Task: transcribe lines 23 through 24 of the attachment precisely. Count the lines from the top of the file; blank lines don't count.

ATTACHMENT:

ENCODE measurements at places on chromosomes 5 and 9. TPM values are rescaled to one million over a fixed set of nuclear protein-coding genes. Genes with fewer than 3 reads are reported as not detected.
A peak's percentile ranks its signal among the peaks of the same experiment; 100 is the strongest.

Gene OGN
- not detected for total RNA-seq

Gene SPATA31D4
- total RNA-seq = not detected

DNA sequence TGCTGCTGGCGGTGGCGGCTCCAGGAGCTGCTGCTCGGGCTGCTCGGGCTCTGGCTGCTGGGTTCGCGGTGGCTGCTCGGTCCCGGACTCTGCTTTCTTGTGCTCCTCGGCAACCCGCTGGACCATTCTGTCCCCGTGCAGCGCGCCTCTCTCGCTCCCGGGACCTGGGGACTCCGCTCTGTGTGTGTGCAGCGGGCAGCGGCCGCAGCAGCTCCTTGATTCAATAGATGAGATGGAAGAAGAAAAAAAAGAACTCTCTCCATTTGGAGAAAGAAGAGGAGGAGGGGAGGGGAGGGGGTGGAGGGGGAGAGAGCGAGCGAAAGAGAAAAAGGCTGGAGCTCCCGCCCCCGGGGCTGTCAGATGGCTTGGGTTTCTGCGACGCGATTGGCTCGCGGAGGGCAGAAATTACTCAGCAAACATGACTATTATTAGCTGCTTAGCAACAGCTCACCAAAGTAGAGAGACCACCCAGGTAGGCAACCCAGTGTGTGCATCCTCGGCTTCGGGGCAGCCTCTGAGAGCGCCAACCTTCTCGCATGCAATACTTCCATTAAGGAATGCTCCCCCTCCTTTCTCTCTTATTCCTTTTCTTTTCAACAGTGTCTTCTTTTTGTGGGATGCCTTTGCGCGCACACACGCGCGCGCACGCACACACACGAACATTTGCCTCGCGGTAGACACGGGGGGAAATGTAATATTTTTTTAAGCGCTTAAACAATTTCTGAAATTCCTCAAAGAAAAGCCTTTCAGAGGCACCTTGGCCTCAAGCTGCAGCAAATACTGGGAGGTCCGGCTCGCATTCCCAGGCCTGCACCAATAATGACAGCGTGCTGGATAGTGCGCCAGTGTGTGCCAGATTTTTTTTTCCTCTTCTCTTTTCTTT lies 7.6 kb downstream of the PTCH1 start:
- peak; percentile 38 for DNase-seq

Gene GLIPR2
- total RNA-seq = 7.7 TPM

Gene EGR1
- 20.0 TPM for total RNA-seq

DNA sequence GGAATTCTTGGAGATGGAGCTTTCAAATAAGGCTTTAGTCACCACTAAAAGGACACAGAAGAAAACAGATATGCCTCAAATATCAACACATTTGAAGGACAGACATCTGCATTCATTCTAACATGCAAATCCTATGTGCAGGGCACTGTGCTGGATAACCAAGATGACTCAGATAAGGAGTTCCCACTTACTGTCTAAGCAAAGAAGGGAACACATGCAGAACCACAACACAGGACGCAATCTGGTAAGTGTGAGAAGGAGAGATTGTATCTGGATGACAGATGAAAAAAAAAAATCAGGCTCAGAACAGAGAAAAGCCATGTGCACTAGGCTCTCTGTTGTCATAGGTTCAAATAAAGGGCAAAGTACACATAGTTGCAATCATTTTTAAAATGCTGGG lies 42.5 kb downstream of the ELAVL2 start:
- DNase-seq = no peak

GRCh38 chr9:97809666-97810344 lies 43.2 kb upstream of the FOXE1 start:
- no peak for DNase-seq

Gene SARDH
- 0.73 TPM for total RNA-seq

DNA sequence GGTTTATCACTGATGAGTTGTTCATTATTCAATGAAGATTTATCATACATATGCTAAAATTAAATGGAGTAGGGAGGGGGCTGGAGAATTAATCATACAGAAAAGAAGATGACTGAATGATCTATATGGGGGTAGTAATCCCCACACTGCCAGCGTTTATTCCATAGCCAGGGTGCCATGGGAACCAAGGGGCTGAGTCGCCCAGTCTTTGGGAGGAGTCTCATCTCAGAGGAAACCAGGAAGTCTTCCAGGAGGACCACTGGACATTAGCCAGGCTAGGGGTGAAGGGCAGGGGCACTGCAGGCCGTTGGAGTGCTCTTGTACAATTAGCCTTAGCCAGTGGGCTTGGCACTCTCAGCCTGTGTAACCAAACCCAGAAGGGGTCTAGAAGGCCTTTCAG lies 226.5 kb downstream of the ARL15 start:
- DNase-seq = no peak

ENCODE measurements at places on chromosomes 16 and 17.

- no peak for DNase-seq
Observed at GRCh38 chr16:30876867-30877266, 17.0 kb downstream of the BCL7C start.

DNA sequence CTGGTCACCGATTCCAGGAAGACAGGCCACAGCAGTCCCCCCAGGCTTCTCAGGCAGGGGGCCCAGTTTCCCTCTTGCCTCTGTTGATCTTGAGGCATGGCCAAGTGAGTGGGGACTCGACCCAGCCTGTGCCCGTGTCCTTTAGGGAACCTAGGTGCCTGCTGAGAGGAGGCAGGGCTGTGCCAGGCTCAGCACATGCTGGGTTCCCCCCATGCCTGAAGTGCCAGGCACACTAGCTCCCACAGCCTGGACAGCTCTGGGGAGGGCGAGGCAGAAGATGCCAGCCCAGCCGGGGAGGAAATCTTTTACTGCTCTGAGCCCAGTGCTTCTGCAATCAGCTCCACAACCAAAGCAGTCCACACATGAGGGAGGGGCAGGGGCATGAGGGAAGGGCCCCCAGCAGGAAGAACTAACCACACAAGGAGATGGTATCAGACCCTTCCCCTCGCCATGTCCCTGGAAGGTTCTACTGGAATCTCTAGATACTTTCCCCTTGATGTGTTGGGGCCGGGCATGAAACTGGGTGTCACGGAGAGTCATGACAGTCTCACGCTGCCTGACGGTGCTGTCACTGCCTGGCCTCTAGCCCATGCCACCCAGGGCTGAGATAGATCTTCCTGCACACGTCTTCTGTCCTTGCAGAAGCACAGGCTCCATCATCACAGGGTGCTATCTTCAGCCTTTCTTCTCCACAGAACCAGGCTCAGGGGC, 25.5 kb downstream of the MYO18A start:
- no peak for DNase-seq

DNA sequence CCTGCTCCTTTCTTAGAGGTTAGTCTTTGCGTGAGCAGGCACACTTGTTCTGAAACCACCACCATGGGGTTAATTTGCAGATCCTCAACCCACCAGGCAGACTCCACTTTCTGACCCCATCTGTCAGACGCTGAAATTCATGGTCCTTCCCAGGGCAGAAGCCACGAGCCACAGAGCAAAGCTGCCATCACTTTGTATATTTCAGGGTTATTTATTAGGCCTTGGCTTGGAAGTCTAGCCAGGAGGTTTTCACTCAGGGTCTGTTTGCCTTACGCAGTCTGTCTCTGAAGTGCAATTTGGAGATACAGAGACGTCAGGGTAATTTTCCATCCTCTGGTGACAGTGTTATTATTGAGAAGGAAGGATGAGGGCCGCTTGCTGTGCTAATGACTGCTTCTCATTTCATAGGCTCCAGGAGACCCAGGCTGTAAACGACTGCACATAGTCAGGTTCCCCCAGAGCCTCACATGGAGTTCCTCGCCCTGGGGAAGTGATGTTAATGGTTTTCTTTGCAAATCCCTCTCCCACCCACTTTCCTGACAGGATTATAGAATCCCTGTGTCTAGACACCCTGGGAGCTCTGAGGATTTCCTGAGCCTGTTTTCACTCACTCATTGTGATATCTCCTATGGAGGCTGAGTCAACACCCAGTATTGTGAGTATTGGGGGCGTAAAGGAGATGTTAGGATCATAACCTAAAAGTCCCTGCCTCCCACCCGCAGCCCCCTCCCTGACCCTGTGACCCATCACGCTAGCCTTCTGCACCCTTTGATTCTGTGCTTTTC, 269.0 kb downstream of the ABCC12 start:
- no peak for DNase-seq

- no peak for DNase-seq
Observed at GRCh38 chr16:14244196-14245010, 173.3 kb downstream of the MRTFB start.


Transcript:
Observed at GRCh38 chr16:30876867-30877266, 17.0 kb downstream of the BCL7C start.

DNA sequence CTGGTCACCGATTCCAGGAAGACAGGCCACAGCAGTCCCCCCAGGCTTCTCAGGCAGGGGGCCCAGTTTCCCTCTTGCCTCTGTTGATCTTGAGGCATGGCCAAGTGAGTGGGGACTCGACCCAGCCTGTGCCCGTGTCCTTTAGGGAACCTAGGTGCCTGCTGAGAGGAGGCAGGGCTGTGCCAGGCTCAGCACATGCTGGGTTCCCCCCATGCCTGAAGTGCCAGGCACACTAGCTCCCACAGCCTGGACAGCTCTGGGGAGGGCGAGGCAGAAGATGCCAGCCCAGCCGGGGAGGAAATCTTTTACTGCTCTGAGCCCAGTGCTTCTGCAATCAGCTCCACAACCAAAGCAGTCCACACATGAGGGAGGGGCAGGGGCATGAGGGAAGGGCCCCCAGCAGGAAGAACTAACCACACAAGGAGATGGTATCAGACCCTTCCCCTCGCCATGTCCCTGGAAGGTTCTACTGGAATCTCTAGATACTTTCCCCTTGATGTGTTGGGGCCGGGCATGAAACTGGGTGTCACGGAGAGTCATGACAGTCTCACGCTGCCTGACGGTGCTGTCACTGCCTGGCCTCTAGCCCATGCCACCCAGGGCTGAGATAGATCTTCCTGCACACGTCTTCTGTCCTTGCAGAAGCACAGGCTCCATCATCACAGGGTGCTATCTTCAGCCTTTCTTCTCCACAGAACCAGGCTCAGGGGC, 25.5 kb downstream of the MYO18A start: